Originally published on Fri October 26, 2012 11:19 am
Before the iceberg, before the lifeboats, before the sinking, there was the dinner.
On the evening of April 14, 1912, the first-class passengers aboard the Titanic sat down for a sumptuous 10-course meal. The menu included oysters, filet mignon, poached salmon, chicken Lyonnaise, foie gras, roasted pigeon, lamb with mint sauce and Punch Romaine, a palate-cleansing ice flavored with oranges and drenched in champagne.
When President Obama recently complained to news media executives about their ostensibly even-handed "pox on both of your houses" coverage of the partisan battles in Washington, it might have seemed like, well, a partisan shot from a Democratic president.
The two suspects in last Friday's killings in Tulsa of three African-Americans and wounding of two others were formally charged today with "three counts each of first-degree murder, two counts of shooting with intent to kill and five counts of malicious intimidation or harassment," the Tulsa World repo
How do astronauts take a bath in space? What happens to their sense of smell in a weightless environment? Two NASA astronauts aboard the International Space Station discuss the challenges of life in low Earth orbit and how their research is a stepping stone for future space exploration.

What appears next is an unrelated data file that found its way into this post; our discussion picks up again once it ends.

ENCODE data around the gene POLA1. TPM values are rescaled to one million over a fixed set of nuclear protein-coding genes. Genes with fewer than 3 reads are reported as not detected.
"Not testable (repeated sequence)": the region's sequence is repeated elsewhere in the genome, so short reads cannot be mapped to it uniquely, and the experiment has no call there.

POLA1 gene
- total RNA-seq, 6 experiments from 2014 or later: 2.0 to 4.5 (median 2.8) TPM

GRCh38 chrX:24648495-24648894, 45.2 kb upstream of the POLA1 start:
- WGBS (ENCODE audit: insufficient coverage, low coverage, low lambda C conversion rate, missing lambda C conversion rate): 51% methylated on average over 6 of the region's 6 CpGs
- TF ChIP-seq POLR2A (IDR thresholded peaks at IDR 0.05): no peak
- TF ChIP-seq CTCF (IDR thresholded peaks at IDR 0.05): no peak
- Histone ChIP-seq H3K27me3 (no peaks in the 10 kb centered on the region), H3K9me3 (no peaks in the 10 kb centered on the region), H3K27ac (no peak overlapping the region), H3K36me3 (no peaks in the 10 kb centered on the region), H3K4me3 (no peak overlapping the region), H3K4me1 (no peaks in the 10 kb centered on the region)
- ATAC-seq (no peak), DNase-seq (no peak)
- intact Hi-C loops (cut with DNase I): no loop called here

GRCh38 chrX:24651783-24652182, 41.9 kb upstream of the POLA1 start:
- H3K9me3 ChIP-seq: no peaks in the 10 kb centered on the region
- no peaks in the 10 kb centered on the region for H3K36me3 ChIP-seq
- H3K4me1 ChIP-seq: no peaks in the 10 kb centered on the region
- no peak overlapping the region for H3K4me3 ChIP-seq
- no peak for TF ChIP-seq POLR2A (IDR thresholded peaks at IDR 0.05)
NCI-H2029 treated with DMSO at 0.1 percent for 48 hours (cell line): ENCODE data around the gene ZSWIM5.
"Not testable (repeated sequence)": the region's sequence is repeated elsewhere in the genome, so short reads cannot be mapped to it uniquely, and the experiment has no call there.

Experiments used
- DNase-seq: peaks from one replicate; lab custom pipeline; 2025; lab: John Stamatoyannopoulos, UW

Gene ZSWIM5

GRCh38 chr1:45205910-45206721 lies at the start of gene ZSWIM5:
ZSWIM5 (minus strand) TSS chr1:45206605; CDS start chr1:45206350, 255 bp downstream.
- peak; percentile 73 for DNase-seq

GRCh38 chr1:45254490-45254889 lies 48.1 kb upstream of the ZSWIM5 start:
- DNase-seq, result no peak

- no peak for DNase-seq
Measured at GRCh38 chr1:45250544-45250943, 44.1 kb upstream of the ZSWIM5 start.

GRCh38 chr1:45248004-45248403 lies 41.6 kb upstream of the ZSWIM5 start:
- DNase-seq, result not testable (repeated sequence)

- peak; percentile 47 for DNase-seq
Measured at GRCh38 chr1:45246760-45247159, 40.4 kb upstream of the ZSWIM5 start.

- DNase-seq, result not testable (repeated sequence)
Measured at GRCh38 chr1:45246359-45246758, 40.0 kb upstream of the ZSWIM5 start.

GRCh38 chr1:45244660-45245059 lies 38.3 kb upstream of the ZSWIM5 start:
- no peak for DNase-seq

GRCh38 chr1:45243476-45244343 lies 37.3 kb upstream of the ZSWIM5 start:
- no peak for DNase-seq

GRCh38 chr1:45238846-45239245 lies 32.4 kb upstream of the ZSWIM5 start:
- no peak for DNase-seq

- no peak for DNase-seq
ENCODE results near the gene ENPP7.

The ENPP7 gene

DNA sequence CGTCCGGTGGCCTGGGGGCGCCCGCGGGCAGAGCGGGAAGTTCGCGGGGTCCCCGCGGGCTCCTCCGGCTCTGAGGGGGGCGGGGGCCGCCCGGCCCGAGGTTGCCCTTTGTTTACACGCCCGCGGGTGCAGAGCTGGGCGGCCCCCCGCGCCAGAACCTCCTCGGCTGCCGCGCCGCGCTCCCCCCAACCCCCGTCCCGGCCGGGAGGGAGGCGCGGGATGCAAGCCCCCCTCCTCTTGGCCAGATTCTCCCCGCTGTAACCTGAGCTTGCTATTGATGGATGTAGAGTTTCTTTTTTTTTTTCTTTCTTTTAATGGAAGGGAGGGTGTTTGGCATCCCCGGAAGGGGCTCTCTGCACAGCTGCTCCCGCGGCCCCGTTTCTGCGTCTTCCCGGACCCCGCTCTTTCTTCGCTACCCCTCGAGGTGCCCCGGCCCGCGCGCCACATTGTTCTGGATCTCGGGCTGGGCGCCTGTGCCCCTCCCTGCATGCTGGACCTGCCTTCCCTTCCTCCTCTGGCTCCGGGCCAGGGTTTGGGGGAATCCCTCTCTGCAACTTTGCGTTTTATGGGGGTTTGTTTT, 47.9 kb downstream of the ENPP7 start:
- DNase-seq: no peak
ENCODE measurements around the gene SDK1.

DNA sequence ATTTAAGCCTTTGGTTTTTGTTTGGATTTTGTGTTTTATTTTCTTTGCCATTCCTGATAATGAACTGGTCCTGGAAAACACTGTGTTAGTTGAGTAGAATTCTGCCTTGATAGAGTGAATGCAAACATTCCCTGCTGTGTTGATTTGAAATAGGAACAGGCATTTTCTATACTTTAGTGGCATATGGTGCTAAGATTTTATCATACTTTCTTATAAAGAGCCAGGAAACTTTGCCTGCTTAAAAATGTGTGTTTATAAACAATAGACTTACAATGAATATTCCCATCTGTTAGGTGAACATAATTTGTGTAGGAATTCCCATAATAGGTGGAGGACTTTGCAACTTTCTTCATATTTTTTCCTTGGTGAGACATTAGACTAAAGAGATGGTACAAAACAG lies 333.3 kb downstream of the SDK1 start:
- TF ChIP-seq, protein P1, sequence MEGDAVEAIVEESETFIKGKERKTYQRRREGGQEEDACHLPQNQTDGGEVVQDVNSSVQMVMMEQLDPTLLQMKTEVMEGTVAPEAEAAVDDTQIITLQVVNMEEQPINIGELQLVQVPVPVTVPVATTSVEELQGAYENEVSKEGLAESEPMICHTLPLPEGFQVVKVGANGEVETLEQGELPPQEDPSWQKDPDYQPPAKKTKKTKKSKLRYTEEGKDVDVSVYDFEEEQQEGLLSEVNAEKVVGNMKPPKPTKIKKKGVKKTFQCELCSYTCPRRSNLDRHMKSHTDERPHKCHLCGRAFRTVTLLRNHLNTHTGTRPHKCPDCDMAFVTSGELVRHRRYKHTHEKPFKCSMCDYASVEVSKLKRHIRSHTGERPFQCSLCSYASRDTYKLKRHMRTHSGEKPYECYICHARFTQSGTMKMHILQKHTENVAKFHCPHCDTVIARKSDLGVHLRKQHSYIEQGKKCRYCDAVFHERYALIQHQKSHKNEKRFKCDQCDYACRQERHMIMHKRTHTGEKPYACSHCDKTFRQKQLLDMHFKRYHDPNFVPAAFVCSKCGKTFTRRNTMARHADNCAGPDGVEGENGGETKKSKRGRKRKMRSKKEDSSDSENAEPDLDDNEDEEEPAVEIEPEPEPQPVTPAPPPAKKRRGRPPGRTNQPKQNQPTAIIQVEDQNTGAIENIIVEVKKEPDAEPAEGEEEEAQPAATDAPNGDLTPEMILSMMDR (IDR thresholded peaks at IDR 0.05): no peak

In a new book, To Forgive Design: Understanding Failure, engineer Henry Petroski chronicles disasters from the sinking of the Titanic to the destruction of space shuttles Challenger and Columbia. Petroski discusses why these accidents are often caused by factors other than a design flaw.
From farting fish, to the laws of stupidity, Marc Abrahams (editor and co-founder of The Annals of Improbable Research) has a knack for finding science that "makes you laugh, and then makes you think." Abrahams discusses some improbable research, and why science that might at first seem absurd, matters.
This is SCIENCE FRIDAY. I'm Ira Flatow. It's easy to assume that we humans rule the Earth. After all, we can clear-cut forests, we can chop the tops off mountains. We can harvest anything we want from the land or the sea. But before we get too cocky, let's not forget about those other titans of the Earth, the bugs.